The first thing to understand about the Air Force plan to buy a new aerial-refueling tanker is that it is just a tanker. A flying gas station. Either of the planes being proposed for the mission -- the Boeing 767 or the Airbus A330 -- could easily accomplish the mission. So the Air Force's baroque process for selecting the winner, including a ridiculous 373 "mandatory" requirements, isn't about finding a solution that works. The process is about politics.
That's how it began, when Senator John McCain blocked the award of a sole-source tanker lease to Boeing early in the decade, and that's how it will end with a split buy sometime in the next decade.
It is now abundantly obvious that Senator McCain's ill-fated stab at good government will cost taxpayers a lot more money than sticking with what he viewed as a corrupt process. The cost of keeping old tankers operational until the much-delayed new tanker becomes available, by itself, will probably exceed the price-tag of the proposed lease. But that was then, and this is now: the political landscape has shifted so much since McCain forced a competition that it is now impossible to pick a winner. There will be two winners, or no winner at all. Each team has so much political clout and legal talent at its disposal that it can prevent an award it does not like.
Defense secretary Robert Gates doesn't understand this. Just as he didn't understand that starting over on the presidential helicopter would cost much more than sticking with the plan. Just as he didn't understand that building all three Zumwalt-class destroyers at a shipyard in New England guaranteed there would be a fourth, and a fifth, ship in the supposedly canceled class. Because Gates doesn't "get" the politics of defense procurement, he thinks he can force the Congress to accept a winner-take-all outcome on tankers. But he can't. By ignoring politics in a business where the only customer is a political system, Gates has assured that on the day he leaves office, we still won't be building a new tanker.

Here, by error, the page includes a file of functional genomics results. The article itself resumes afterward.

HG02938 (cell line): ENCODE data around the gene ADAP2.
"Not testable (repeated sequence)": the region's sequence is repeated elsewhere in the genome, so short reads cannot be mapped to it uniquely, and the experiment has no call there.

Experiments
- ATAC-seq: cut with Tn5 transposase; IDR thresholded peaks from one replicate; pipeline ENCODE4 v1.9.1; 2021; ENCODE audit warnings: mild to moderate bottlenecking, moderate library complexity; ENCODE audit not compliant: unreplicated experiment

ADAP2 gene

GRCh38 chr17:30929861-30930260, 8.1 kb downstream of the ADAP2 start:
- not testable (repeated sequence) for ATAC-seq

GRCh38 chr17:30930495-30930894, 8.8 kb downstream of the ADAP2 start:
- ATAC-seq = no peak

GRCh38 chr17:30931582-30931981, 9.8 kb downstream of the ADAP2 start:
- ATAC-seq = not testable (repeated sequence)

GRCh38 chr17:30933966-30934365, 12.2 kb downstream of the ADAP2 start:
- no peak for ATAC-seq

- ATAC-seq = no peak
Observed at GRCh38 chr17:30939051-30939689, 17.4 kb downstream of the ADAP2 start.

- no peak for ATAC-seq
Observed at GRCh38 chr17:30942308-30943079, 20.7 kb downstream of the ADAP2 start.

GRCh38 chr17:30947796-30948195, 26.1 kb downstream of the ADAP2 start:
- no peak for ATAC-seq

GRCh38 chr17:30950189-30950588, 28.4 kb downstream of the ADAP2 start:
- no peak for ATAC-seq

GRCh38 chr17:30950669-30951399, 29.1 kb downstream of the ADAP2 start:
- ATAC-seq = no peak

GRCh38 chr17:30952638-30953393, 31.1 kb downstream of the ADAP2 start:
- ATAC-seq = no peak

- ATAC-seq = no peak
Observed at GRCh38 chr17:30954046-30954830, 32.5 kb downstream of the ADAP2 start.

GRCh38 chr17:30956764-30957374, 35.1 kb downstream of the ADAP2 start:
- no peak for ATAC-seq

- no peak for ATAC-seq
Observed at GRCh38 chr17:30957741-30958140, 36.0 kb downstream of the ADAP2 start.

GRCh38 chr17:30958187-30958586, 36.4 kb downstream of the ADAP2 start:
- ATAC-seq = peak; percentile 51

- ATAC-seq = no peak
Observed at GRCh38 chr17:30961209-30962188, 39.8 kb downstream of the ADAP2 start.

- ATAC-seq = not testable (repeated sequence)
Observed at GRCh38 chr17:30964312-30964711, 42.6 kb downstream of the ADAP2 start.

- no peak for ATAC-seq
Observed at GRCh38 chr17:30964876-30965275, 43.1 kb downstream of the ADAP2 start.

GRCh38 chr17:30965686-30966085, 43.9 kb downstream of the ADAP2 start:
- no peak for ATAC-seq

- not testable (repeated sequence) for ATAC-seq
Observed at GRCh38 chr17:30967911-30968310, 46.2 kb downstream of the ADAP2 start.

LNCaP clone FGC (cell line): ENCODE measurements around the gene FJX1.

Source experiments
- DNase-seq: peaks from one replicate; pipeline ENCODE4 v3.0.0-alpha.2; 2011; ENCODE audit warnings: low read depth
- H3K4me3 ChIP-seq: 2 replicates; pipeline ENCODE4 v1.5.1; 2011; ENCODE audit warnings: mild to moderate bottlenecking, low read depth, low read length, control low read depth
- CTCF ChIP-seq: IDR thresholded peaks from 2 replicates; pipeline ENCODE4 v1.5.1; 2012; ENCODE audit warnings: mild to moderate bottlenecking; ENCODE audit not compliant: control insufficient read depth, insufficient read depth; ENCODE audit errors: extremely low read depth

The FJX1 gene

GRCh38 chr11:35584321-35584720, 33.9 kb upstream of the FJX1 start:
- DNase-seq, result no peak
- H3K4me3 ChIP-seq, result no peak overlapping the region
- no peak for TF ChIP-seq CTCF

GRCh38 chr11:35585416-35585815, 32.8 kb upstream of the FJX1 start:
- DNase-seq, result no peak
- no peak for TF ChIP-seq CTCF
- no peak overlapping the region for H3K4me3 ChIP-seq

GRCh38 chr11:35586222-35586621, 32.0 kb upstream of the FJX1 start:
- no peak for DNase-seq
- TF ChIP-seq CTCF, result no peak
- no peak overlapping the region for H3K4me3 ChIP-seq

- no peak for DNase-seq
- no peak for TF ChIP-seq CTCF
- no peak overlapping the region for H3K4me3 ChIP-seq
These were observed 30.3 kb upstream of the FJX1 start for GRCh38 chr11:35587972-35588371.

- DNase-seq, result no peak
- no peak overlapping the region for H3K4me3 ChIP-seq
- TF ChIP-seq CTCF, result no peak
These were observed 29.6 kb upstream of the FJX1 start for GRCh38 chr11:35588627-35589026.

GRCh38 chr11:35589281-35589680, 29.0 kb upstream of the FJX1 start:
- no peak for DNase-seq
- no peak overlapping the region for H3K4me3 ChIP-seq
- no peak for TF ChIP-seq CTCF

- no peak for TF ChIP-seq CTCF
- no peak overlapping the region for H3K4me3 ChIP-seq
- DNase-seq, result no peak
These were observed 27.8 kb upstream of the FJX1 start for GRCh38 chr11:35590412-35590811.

Business Week analyst Dean Foust may well be right when he argues that the terms of the new tanker solicitation favor the bigger Northrop Grumman-Airbus plane. Northrop's team did a masterful job of persuading Air Force evaluators to rethink their assumptions about aerial refueling in the first round of competition. But Boeing's proposed plane is more than adequate, and political power has been migrating in Boeing's direction since the tanker debate began. Democrats now control the government, and they listen closely to the unions that would build Boeing's tanker. The World Trade Organization ruling that European subsidies for the A330 were illegal gives Boeing backers additional leverage.
However, even if Boeing's offering is deemed superior by the source-selection authority, it's hard to see how a winner-take-all award could get by the likes of Alabama Senator Richard Shelby. Republicans will probably be strengthened in the mid-term elections, and the inevitable Northrop protest of a Boeing win would delay any metal bending until additional Republicans were seated.
So the political logic of the situation argues strongly in favor of Representative Jack Murtha's proposal to split the buy, with each team getting 12 planes per year, and the better bidder getting an added increment to incentivize performance. That might cost $2 billion more per year than the current plan, but by modernizing sooner it would avoid huge expenditures needed to keep the decrepit fleet of Eisenhower-era tankers flying.
(EDITOR’S NOTE: There is nothing to substantiate the author’s assertion that The World Trade Organization has ruled that “European subsidies for the A330 were illegal.” The WTO’s report has not been made public, and both sides have claimed it vindicates their conflicting positions.)